In my Computer Science course I was asked to write a program, in Java, that would compute the powers of 2 from 2^1 to 2^20 using only a while statement. At first I tried, with just the basics that we had learned so far, to create the program. Things did not go well because I couldn’t get the powers to work correctly using pre or post decrements. After I looked through the extensive Java Math library here is the solution I came up with:
Coming from a completely Python world, I wondered how I would have implemented the same program in Python. This solution is probably not the most elegant solution but Java was very heavy on the brain while I wrote it.
A couple of things I really missed from Java when coming back to writing Python were:
- Post and pre increment, I understand why Python doesn’t have them but damn are they useful
- Brackets for the while statement, I know brackets are horrible and messy but it really makes the start/stop of a code block easy to follow…fuck Ruby and its “end” command that is just ugly.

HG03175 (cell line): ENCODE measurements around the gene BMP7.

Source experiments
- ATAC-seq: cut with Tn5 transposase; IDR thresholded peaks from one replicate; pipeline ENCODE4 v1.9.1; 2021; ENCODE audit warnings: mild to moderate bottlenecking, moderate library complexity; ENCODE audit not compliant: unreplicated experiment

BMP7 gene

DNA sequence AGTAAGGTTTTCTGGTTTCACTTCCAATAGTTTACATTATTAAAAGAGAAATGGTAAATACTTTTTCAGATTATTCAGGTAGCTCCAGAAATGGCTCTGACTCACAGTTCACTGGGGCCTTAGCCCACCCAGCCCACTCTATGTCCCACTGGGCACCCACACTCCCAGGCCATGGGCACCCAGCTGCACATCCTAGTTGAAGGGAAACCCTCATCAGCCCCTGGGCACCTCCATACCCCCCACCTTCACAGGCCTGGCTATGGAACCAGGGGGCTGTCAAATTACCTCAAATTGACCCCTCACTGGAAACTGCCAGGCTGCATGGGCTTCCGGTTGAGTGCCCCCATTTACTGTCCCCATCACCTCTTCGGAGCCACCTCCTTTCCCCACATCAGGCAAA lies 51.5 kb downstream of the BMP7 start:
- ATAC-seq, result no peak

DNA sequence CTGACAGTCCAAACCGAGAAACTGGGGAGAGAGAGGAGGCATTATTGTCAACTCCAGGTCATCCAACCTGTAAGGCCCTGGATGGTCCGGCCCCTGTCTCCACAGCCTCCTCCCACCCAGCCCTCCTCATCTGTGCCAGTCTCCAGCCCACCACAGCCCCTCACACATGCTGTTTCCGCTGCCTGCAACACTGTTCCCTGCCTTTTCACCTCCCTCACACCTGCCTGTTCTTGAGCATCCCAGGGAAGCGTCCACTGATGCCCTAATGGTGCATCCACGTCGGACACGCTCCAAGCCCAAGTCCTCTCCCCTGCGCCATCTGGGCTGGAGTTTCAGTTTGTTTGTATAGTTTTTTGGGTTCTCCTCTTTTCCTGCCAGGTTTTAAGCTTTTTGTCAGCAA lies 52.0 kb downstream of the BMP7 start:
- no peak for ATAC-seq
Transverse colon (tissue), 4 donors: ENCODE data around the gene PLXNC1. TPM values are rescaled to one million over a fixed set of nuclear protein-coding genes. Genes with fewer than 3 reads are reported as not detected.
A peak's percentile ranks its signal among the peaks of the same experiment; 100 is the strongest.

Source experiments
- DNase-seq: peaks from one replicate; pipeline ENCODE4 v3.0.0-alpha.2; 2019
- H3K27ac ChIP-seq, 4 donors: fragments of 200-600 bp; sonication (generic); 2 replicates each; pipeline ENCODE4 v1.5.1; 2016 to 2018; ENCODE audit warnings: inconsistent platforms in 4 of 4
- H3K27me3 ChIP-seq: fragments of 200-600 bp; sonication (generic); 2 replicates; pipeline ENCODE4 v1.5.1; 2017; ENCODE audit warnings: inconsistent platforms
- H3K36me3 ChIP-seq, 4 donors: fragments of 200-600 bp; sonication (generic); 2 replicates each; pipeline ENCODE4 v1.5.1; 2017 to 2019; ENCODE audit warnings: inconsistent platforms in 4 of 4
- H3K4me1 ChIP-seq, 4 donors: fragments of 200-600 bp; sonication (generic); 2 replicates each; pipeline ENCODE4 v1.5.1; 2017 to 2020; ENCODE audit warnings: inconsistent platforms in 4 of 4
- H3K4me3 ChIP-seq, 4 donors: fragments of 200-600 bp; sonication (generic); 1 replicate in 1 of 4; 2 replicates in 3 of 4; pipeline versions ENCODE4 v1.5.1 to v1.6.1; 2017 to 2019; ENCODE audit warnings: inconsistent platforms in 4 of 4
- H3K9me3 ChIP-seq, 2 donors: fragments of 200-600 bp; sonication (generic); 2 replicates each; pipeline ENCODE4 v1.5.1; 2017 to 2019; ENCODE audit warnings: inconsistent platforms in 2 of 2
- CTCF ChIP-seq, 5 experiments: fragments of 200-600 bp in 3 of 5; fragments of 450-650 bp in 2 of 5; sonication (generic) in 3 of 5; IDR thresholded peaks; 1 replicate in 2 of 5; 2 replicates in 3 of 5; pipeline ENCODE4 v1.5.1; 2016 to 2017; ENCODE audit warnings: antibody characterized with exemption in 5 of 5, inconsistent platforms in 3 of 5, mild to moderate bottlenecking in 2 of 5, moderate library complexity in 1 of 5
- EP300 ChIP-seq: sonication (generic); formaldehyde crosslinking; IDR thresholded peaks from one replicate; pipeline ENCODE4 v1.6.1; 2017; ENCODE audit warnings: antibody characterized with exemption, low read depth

I really like the way Python’s “print” values work. It is much nicer to use %s inside the code and then add % (count, multiplier**count) at the end of the statement rather than using the “+” and variable names.
In the Python world Java gets a lot of shit from a lot of people. Granted, Java does have its share of problems and oddities but it is an extremely powerful, well backed language. Oracle’s support of Java after their acquisition of Sun Microsystems has dramatically increased since a great number of their products are built on Java. Probably the strongest piece of the Java programming language is the Java Virtual Machine. The JVM is so versatile, that, practically, every language can be run on it. There are implementations for Ruby (JRuby), Python (Jython), and even, my favorite web framework, Django (Django-Jython).
With Django and Python gaining traction in the Enterprise world Django-Jython and Jython are perfect building blocks for organizations that *have* to run Java for some of their applications or middleware but want the ease of use that comes with Django and Python for their internal or even external web teams. I like where things are going and I am on the bandwagon with both languages.